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Epilepsia. 2011 Jan;52(1):104-14. doi: 10.1111/j.1528-1167.2010.02731.x. Epub 2010 Sep 30.

Five percent CO₂ is a potent, fast-acting inhalation anticonvulsant.

Author information

1
Department of Biosciences, University of Helsinki, Helsinki, Finland.

Abstract

PURPOSE:

CO₂ has been long recognized for its anticonvulsant properties. We aimed to determine whether inhaling 5% CO₂ can be used to suppress seizures in epilepsy patients. The effect of CO₂ on cortical epileptic activity accompanying behavioral seizures was studied in rats and nonhuman primates, and based on these data, preliminary tests were carried out in humans.

METHODS:

  In freely moving rats, cortical afterdischarges paralleled by myoclonic convulsions were evoked by sensorimotor cortex stimulation. Five percent CO₂ was applied for 5 min, 3 min before stimulation. In macaque monkeys, hypercarbia was induced by hypoventilation while seizure activity was electrically or chemically evoked in the sensorimotor cortex. Seven patients with drug-resistant partial epilepsy were examined with video-EEG (electroencephalography) and received 5% CO₂ in medical carbogen shortly after electrographic seizure onset.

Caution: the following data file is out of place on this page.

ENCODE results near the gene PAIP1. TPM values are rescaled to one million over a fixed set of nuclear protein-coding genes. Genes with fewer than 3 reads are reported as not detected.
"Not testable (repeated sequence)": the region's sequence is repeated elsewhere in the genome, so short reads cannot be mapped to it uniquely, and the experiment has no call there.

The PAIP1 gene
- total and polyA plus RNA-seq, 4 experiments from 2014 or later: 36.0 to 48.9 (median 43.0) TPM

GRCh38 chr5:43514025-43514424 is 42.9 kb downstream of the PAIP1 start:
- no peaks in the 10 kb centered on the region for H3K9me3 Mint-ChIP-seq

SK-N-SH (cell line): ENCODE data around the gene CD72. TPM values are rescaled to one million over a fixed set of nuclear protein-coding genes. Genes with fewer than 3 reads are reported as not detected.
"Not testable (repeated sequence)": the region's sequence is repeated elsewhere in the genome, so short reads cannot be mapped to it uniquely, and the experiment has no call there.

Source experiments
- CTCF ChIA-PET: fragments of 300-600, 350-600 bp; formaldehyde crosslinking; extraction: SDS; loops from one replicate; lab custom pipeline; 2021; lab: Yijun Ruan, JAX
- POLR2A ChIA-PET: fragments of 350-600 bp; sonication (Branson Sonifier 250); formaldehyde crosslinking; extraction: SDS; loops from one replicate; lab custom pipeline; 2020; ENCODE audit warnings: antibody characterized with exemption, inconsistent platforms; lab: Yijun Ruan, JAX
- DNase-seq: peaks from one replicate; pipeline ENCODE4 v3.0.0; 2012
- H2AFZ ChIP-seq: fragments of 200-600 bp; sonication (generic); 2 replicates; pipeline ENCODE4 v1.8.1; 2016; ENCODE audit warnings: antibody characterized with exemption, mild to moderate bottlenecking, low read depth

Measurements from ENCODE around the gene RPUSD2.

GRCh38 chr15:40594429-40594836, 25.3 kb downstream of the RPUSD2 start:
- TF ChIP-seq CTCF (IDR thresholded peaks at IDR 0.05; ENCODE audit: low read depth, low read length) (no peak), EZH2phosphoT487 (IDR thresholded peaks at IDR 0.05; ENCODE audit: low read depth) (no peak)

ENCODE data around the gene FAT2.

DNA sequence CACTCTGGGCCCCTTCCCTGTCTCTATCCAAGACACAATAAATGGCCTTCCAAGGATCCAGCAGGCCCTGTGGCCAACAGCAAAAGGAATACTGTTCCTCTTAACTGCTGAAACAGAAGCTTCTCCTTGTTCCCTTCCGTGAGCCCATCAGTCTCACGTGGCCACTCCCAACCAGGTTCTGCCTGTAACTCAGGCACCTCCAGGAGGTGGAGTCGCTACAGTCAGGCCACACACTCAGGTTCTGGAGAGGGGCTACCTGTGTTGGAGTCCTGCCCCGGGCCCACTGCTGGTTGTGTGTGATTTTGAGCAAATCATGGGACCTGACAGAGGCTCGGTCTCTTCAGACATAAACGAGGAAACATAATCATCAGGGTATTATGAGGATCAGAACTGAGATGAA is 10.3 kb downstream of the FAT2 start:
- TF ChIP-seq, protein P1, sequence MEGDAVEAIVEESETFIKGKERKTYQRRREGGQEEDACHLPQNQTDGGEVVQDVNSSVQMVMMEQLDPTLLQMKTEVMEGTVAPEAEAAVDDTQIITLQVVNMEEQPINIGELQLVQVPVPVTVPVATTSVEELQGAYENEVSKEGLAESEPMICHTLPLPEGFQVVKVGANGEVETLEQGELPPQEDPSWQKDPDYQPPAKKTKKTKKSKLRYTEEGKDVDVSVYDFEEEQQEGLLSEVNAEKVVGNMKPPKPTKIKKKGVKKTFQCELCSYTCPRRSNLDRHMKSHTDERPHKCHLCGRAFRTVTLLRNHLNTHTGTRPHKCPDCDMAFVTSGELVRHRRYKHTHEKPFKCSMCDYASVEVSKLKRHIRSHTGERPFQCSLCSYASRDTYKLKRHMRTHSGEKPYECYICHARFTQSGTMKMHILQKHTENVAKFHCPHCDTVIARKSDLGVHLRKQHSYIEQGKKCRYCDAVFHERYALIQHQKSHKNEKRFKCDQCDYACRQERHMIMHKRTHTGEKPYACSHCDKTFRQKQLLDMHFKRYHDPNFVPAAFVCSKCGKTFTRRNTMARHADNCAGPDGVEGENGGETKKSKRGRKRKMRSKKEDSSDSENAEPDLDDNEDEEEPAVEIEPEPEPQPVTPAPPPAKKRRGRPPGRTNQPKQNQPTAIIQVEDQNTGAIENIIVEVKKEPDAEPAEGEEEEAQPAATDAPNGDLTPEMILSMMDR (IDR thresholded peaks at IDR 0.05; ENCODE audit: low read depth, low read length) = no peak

RESULTS:

In rats, 5% CO₂ strongly suppressed cortical afterdischarges, by approximately 75%, whereas responses to single-pulse stimulation were reduced by about 15% only. In macaques, increasing pCO₂) from 37 to 44-45 mm Hg (corresponding to inhalation of 5% CO₂ or less) suppressed stimulation-induced cortical afterdischarges by about 70% and single, bicuculline-induced epileptiform spikes by approximately 25%. In a pilot trial carried out in seven patients, a rapid termination of electrographic seizures was seen despite the fact that the application of 5% CO₂ was started after seizure generalization.

CONCLUSIONS:

Five percent CO₂ has a fast and potent anticonvulsant action. The present data suggest that medical carbogen with 5% CO₂ can be used for acute treatment to suppress seizures in epilepsy patients.

PMID:
20887367
PMCID:
PMC3017646
DOI:
10.1111/j.1528-1167.2010.02731.x
[Indexed for MEDLINE]
Free PMC Article

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